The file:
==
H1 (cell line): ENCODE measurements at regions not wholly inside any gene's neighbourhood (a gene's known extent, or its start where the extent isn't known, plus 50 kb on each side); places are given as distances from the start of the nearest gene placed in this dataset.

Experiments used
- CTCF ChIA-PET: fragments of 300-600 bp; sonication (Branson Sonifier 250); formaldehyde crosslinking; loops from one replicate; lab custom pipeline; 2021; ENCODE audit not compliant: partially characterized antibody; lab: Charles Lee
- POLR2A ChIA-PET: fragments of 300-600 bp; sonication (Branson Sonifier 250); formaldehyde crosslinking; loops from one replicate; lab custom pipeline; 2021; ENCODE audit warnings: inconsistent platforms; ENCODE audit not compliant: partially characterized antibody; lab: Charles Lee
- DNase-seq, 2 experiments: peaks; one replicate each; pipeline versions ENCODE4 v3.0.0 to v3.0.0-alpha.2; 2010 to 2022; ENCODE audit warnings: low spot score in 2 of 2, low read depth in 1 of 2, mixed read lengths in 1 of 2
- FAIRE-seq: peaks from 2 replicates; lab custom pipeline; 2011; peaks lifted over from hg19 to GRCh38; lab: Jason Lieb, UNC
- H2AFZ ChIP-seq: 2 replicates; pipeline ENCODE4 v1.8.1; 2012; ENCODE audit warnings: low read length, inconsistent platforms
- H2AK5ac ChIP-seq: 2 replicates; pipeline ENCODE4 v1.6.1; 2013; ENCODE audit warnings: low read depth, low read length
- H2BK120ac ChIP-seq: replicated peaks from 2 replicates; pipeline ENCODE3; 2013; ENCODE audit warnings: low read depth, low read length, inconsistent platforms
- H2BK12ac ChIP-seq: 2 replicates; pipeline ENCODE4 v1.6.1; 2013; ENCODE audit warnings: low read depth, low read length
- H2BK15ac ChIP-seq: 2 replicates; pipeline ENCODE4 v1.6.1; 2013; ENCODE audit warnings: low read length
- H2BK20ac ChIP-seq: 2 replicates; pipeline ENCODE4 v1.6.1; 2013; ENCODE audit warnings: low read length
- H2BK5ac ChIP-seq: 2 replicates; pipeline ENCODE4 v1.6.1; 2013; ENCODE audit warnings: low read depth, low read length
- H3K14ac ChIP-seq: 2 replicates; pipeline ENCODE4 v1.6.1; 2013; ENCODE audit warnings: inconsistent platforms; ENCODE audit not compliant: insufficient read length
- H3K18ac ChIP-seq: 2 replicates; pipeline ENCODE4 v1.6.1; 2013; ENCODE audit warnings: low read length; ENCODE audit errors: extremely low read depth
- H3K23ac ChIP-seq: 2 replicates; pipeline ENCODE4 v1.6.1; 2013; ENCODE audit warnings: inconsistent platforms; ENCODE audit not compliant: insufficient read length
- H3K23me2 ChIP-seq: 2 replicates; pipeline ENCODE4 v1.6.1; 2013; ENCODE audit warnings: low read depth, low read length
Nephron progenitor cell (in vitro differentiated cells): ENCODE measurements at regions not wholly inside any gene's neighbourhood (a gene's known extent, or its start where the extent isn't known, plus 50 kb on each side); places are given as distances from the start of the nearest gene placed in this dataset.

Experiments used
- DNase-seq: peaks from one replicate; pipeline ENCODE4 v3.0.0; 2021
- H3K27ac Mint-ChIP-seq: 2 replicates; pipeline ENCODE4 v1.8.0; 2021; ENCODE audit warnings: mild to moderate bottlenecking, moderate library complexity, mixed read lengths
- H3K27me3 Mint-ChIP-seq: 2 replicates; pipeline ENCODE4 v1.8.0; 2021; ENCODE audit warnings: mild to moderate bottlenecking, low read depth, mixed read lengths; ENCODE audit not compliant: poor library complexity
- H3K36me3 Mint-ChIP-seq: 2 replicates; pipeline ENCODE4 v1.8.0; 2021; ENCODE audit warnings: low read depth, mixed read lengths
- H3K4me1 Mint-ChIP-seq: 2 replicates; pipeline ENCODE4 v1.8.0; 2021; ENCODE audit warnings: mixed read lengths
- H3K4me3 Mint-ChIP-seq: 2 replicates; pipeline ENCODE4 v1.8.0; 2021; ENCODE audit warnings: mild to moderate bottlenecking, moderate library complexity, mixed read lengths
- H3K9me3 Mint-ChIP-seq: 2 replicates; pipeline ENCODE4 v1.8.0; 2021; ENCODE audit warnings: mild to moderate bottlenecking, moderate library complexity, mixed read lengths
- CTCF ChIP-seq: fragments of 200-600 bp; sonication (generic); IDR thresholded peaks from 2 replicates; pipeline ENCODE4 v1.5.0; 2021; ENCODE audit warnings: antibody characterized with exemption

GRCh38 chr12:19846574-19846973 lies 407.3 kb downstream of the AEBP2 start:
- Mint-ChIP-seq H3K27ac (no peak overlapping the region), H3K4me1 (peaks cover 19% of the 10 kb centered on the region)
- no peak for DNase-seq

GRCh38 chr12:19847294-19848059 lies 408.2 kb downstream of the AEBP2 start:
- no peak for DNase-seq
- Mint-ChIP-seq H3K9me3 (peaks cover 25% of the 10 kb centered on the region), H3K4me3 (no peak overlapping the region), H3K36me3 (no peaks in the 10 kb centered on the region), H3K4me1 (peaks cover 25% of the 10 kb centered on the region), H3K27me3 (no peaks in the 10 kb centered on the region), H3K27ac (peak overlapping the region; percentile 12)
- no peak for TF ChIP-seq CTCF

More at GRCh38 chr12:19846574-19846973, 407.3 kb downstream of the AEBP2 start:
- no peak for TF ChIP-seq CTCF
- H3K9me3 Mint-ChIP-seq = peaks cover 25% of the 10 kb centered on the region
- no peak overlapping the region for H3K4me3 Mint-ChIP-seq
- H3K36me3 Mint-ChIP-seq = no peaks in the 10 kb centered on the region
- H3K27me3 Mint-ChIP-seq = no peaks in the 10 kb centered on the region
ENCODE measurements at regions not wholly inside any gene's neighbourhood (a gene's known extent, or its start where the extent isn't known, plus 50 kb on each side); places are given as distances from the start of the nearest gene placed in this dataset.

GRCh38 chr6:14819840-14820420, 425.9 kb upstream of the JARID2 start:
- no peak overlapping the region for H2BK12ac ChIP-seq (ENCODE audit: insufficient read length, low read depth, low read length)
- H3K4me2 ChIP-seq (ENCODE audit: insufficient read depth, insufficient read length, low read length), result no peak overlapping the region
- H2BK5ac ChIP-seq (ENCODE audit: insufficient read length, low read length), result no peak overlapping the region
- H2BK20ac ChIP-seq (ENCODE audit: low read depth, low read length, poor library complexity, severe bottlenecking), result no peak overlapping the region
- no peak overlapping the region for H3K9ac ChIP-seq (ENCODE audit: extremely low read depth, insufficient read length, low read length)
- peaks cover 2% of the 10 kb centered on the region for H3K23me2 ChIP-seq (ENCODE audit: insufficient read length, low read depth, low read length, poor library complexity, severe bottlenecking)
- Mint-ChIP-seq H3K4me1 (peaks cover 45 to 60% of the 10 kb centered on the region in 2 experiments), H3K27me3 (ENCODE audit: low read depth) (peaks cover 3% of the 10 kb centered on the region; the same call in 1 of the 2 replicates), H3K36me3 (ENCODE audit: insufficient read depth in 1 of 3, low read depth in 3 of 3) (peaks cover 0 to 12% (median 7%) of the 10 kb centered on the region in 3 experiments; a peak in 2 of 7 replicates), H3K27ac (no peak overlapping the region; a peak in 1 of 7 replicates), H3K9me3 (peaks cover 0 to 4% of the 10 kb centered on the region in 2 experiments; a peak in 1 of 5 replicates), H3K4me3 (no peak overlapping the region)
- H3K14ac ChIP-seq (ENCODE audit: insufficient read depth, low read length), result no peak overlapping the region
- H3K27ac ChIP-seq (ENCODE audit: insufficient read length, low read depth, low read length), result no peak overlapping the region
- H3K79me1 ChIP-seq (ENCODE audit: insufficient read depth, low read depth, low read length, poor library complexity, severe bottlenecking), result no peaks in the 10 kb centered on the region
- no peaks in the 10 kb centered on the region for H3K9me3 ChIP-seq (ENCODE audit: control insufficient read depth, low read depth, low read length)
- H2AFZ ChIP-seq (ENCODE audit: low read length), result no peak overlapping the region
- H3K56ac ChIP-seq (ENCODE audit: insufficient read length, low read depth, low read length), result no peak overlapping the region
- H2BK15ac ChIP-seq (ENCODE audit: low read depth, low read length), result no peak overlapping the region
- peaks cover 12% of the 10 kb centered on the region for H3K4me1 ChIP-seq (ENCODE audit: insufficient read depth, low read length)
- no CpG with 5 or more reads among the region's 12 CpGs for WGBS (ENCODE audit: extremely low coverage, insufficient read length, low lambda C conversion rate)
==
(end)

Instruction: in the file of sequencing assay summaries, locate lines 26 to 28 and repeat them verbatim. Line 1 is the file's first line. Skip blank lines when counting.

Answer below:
- H3K9me3 Mint-ChIP-seq: 2 replicates; pipeline ENCODE4 v1.8.0; 2021; ENCODE audit warnings: mild to moderate bottlenecking, moderate library complexity, mixed read lengths
- CTCF ChIP-seq: fragments of 200-600 bp; sonication (generic); IDR thresholded peaks from 2 replicates; pipeline ENCODE4 v1.5.0; 2021; ENCODE audit warnings: antibody characterized with exemption

GRCh38 chr12:19846574-19846973 lies 407.3 kb downstream of the AEBP2 start: